‘Not at all.’ He held her by the elbow with just his fingertips, and forged a path through the Port Authority building. ‘This is Church Street. Now look over there –  just at the edge of Gordon Gardens is the Suriya, or tulip tree as it is known.’ 
She glanced at the tree. Its fat trunk folded deeply like a woman’s skirt, and a canopy studded with bright orange bell- shaped flowers offered an oddly flaming kind of shade. 
‘It will provide a degree of cool, though with the afternoon heat coming on so strong, and the monsoon not yet arrived, you will find little relief.’ 
‘Really,’ she said. ‘There’s no need for you to stay with me.’ 
He smiled and his eyes narrowed. ‘I cannot leave you here alone, a penniless stranger in our city.’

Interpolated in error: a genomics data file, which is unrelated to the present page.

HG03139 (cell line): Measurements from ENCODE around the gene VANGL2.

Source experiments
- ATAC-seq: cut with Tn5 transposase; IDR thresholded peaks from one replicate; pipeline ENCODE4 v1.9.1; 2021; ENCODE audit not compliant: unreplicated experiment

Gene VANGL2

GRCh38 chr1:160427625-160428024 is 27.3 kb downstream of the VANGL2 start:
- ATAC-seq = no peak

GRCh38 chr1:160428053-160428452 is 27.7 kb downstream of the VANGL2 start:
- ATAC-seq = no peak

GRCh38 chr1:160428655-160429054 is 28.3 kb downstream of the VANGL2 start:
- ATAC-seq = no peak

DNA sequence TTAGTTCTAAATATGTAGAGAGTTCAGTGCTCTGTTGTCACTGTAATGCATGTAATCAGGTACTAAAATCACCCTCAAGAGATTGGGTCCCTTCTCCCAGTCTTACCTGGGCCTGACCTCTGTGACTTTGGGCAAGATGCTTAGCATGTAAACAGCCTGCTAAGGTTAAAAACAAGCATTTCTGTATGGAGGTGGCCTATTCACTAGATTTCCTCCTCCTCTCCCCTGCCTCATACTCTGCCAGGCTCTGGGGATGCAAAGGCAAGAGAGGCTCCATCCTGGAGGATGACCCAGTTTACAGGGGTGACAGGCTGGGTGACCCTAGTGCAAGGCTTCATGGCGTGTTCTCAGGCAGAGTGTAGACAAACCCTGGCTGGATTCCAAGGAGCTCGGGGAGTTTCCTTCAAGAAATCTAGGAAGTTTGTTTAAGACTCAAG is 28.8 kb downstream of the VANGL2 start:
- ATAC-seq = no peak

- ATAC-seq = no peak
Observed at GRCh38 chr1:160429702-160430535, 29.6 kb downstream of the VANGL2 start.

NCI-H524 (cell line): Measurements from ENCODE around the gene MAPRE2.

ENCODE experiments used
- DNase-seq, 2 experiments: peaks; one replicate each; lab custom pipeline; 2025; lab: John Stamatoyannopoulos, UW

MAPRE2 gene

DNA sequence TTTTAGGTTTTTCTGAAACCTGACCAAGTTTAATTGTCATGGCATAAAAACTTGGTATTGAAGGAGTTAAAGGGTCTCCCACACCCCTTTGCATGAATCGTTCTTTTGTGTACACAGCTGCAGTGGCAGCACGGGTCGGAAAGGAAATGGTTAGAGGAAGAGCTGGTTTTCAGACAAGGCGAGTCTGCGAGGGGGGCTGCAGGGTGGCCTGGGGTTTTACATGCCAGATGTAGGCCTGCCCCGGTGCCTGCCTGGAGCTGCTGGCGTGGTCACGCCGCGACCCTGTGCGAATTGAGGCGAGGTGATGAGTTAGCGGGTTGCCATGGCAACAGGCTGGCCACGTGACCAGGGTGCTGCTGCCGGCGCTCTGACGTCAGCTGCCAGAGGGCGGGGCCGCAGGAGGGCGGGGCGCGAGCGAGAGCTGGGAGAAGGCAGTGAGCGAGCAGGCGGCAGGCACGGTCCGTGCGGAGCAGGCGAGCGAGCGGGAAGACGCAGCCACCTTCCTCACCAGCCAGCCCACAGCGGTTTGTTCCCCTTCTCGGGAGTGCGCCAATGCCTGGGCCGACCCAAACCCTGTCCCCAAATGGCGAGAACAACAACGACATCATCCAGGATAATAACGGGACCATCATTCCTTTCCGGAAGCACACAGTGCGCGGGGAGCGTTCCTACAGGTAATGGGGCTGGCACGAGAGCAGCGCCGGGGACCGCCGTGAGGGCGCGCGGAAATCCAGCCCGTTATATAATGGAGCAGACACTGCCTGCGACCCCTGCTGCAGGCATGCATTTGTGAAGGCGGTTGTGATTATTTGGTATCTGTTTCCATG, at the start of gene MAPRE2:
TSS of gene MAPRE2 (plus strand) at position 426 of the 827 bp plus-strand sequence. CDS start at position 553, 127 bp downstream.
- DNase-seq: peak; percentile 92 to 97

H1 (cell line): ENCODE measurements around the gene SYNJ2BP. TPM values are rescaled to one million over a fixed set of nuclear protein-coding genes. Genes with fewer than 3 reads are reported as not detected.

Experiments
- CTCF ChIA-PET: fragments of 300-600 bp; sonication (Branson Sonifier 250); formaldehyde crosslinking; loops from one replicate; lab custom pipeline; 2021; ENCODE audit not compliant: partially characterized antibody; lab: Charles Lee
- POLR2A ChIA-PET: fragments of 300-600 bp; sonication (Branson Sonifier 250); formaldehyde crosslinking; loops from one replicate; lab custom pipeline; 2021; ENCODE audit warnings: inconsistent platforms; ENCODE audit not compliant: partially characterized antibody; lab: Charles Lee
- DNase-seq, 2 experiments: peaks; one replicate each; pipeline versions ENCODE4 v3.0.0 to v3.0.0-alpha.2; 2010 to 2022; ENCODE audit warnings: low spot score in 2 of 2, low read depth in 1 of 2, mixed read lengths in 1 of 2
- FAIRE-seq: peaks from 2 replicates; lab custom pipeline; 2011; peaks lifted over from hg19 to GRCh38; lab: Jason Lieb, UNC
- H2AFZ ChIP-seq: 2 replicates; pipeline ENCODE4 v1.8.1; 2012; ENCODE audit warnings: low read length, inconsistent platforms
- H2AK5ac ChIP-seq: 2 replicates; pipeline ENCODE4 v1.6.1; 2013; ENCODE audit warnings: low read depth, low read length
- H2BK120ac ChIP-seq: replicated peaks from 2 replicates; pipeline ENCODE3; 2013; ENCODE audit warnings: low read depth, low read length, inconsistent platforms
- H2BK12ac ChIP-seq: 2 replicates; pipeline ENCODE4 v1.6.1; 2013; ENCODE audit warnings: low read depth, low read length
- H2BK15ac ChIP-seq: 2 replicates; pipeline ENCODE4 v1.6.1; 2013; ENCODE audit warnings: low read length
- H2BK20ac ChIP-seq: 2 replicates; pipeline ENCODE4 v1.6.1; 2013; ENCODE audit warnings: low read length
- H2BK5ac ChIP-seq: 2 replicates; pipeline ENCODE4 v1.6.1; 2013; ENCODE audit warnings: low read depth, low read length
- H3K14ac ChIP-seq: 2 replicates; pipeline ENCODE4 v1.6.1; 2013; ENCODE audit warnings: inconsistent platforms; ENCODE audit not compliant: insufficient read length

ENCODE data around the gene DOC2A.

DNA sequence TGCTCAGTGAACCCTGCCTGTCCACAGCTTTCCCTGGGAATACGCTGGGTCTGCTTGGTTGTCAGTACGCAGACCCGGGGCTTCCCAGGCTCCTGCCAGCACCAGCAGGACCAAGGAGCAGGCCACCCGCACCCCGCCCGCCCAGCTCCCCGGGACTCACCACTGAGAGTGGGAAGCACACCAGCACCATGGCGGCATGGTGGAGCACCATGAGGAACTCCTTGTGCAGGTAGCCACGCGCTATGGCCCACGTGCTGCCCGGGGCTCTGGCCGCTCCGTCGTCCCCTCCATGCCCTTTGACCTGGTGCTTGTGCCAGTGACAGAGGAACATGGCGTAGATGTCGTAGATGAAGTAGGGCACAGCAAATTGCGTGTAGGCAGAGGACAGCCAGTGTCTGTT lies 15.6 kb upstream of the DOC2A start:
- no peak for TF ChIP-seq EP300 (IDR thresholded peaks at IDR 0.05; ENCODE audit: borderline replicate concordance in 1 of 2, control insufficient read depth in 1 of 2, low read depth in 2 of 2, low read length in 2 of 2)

Glad of his company, she smiled back. 
They walked across to the spot he’d indicated, and she spent another hour leaning against the tree, perspiring and dripping beneath her clothes, and wondering what she’d let herself in for by agreeing to live in Ceylon. The noise had amplified, and though he stood close, hemmed in by the crowds, he still had to shout to be heard.
‘If your husband has not arrived by three, I hope you won’t mind my suggesting you retire to the Galle Face Hotel to wait. It is airy, there are fans and soft drinks and you will be infinitely cooler.’ 
She hesitated, reluctant to leave the spot. ‘But how will Laurence know I’m there?’
‘He’ll know. Anyone British of any standing goes to the Galle Face.’ 
She glanced at the imposing fa├žade of the Grand Oriental.
 ‘Not there?’ 
‘Definitely not there. Trust me.’
 In the fierce brightness of the afternoon, the wind blew a cloud of grit into her face, sending tears streaming down her cheeks. She blinked rapidly, then rubbed her eyes, hoping she really could trust him. Perhaps he was right. A person could die in this heat.